We were also thrilled that our participants would have the chance to share the stage with a slate of legendary writers. Our first LitFest readers included Amiri Baraka, Sonia Sanchez, Marlon James, and Carl Hancock Rux! Danny Simmons, a poet, painter, and one of the founders of Def Poetry Jam, served as our MC. The plaza around the famed monument in Fort Greene Park was completely packed.

Over the years, the Summer Youth Program became our signature public program. Young people who wrote with us that first summer returned year after year, turning the first week of each summer cycle into a giant reunion. To this day, it has been incredible to see writers who nervously shared poems about basketball or cats at age 8 return with increasing confidence and share powerful pieces touching on love, family dynamics, social justice (and maybe a few more cat poems still thrown in for good measure). Workshop participant Najaya Royal was 7 years old when she joined our first summer. Michele Gilliam was 16 when she joined our teen group in the park; now she leads multiple online workshops with us at NYWC as part of our Black Writers Program and launched Pushing Through, a workshop with prompts that help us express ourselves during these difficult times. And we can’t forget to shout out the Regist family, a group of FIVE talented siblings who all attended for many years.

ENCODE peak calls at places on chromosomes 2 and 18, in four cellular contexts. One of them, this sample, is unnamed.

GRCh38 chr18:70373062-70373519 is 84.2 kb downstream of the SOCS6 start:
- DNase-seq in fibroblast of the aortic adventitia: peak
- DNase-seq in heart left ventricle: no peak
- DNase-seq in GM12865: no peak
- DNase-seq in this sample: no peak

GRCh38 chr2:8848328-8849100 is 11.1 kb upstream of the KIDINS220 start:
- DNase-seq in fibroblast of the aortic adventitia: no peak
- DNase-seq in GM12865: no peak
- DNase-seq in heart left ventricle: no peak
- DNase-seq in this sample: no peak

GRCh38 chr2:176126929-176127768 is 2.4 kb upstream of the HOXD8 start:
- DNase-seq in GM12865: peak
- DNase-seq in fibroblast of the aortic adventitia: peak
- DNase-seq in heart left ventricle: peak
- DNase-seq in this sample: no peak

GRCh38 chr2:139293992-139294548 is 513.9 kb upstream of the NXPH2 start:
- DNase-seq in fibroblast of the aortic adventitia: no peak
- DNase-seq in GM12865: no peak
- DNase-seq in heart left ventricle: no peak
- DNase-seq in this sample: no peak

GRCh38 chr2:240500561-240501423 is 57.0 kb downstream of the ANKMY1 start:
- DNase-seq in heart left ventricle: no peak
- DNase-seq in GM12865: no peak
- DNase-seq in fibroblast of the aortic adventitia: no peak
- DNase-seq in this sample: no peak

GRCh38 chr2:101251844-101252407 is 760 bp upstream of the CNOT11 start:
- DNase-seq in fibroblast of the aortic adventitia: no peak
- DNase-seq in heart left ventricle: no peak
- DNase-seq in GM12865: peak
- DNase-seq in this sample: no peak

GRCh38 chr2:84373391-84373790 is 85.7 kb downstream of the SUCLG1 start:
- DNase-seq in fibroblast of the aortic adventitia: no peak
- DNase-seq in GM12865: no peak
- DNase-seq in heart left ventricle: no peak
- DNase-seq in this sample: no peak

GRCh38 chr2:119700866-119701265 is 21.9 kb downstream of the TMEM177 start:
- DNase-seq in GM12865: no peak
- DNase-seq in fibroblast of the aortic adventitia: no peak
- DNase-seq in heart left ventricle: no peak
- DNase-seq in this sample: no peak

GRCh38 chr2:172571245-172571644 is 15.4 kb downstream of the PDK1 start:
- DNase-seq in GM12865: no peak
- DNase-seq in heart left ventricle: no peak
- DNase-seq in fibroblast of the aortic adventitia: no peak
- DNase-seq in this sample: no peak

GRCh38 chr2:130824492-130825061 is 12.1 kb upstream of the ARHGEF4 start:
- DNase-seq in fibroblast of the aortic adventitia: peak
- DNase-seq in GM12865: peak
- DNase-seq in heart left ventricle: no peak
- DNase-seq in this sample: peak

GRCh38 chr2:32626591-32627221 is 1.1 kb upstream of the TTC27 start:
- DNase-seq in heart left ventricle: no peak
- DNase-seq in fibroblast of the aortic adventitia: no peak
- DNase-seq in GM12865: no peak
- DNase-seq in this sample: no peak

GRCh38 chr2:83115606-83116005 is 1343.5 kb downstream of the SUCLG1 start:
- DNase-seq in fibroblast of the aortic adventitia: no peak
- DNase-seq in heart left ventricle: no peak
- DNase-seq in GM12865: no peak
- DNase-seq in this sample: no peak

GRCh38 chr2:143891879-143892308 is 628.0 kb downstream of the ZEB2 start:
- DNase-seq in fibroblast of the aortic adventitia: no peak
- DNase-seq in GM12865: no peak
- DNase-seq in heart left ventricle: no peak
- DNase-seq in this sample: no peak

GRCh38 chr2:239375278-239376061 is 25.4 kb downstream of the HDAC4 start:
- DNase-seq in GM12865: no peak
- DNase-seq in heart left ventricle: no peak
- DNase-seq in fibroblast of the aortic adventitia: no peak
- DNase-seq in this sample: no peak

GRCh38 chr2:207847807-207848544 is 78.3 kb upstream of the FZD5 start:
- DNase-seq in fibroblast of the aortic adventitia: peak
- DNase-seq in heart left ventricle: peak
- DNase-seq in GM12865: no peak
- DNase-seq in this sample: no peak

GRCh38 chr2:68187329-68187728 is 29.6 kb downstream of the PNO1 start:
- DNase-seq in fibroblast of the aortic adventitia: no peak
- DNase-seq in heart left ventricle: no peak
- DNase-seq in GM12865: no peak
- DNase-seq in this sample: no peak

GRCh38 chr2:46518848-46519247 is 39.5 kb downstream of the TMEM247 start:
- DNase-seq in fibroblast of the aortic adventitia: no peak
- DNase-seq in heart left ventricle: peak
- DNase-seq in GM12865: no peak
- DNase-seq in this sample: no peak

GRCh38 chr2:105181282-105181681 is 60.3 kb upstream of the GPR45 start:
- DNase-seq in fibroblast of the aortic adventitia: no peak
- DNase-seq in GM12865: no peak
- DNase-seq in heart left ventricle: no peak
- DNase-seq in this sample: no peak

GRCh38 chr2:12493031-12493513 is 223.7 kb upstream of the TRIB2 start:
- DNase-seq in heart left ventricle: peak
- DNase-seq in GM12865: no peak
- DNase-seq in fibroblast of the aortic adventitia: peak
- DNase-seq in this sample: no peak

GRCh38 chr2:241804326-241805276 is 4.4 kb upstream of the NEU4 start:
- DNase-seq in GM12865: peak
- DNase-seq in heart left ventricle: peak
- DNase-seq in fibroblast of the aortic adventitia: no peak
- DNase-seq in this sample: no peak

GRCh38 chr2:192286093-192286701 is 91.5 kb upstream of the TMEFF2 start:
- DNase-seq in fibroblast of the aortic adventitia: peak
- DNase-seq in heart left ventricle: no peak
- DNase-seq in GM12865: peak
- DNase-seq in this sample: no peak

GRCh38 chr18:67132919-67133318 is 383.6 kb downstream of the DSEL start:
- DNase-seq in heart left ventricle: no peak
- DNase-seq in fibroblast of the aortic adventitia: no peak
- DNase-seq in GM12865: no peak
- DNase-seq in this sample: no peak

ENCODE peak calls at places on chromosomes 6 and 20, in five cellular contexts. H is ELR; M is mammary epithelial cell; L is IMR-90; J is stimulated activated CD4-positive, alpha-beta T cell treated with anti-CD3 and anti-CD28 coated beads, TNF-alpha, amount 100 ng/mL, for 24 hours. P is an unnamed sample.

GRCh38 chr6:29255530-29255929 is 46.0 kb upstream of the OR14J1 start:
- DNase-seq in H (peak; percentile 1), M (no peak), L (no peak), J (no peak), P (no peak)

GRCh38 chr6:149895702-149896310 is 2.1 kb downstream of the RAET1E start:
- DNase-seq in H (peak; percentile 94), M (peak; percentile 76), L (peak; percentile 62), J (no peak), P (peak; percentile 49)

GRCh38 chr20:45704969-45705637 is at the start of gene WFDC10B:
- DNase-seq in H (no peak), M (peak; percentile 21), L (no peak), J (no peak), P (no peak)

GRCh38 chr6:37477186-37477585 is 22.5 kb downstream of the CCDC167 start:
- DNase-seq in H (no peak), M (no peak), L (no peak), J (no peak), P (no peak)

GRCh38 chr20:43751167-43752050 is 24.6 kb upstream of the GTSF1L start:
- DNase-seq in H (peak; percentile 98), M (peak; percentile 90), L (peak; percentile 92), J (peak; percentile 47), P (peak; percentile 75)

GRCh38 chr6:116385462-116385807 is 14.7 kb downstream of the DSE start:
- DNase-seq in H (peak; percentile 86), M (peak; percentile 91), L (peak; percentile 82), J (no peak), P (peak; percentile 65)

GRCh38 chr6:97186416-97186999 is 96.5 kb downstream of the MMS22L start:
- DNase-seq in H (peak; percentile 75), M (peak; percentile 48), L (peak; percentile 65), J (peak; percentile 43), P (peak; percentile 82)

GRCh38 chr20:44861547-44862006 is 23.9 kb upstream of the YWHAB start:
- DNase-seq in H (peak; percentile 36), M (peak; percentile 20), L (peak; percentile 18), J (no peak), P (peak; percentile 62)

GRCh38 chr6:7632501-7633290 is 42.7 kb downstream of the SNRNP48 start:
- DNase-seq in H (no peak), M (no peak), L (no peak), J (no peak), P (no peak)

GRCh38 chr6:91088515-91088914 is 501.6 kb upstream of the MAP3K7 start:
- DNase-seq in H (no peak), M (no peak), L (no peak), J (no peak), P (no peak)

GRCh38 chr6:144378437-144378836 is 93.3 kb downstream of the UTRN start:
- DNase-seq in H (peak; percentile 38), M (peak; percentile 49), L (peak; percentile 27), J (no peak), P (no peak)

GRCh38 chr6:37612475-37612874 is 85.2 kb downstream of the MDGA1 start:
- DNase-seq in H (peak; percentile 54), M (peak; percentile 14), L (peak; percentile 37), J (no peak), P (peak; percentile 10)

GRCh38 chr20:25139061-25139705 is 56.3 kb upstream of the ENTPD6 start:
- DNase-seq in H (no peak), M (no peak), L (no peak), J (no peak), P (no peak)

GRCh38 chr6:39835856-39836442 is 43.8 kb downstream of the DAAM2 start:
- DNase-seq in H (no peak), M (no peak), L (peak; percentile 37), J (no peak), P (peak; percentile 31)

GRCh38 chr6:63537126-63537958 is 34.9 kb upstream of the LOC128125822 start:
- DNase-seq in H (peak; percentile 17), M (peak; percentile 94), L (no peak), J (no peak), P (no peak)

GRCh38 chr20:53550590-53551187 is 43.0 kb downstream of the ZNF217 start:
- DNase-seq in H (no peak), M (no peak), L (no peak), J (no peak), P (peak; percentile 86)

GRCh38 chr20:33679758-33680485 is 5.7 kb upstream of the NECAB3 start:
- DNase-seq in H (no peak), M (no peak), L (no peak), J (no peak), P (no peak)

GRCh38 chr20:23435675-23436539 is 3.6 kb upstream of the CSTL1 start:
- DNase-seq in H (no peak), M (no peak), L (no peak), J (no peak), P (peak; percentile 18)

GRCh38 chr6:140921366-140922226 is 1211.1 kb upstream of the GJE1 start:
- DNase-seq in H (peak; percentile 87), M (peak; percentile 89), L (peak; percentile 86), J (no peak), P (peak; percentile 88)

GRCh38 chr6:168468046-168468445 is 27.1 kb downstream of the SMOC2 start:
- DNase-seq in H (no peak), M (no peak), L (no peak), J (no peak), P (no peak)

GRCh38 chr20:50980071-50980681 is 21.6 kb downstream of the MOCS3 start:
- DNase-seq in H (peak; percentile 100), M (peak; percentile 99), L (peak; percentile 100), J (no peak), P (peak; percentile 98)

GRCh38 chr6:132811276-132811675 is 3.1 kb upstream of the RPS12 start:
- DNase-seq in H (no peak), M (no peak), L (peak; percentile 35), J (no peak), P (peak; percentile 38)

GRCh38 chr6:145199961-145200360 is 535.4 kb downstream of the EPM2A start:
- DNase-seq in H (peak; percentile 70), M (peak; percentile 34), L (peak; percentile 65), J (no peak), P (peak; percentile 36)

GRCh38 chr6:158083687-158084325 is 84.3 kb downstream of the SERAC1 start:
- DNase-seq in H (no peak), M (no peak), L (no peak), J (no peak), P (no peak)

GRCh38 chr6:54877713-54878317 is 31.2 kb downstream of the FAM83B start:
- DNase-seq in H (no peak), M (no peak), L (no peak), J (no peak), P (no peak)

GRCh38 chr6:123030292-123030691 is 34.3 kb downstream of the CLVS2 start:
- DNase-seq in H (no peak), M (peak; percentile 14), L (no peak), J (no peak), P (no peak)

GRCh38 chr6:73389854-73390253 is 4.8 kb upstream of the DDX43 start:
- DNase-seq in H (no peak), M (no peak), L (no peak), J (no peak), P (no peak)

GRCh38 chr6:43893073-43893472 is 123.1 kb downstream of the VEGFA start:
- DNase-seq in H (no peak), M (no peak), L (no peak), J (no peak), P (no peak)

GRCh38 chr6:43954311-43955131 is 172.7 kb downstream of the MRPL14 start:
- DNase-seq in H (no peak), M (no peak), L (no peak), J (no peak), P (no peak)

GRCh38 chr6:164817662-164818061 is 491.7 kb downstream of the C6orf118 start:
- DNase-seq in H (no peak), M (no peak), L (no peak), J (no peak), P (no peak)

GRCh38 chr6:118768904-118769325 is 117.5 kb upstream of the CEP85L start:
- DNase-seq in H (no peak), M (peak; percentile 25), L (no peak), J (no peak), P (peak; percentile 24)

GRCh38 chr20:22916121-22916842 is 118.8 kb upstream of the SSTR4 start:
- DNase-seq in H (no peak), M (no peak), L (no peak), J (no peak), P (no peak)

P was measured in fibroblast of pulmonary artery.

There are so many young people who became like family to us—way more than we can name here. Many of our youth have gone on to have work published, performed, and earned degrees in Creative Writing. We know there are a ton of success stories we haven’t heard, so if you participated in our Summer Youth Program, please reach out to us, say hi, and let us know what you’ve been up to and how we impacted you.

And please check out the years of great writing that have come through our workshops! In 2020, because of the pandemic, we held our Summer Youth Program virtually on Zoom. You can read some of the writing from that year in NYWC’s Journal. In 2011, we published Making The Trees Shiver, a book-length anthology of writing from the first six years of the program. You can read a selected piece from that anthology below—and are also welcome to purchase a copy! 

Finally, if you share our commitment to the power of community and creativity, please consider making a one-time or recurring donation. Your support will help ensure that we keep providing free creative writing workshops for 20 more years.

Zselyke Tarnai, age 11

my summer
like the laughter
             of roses
the wind rising then
slowly dropping
sound of excitement
when my heart beats
it’s like the thunder
             pounding its fists
on my door


             this summer
is slow and calming
like the sound of my
mom singing lullabies
            at night
            the birds in the morning

           summer is a whisper of joy.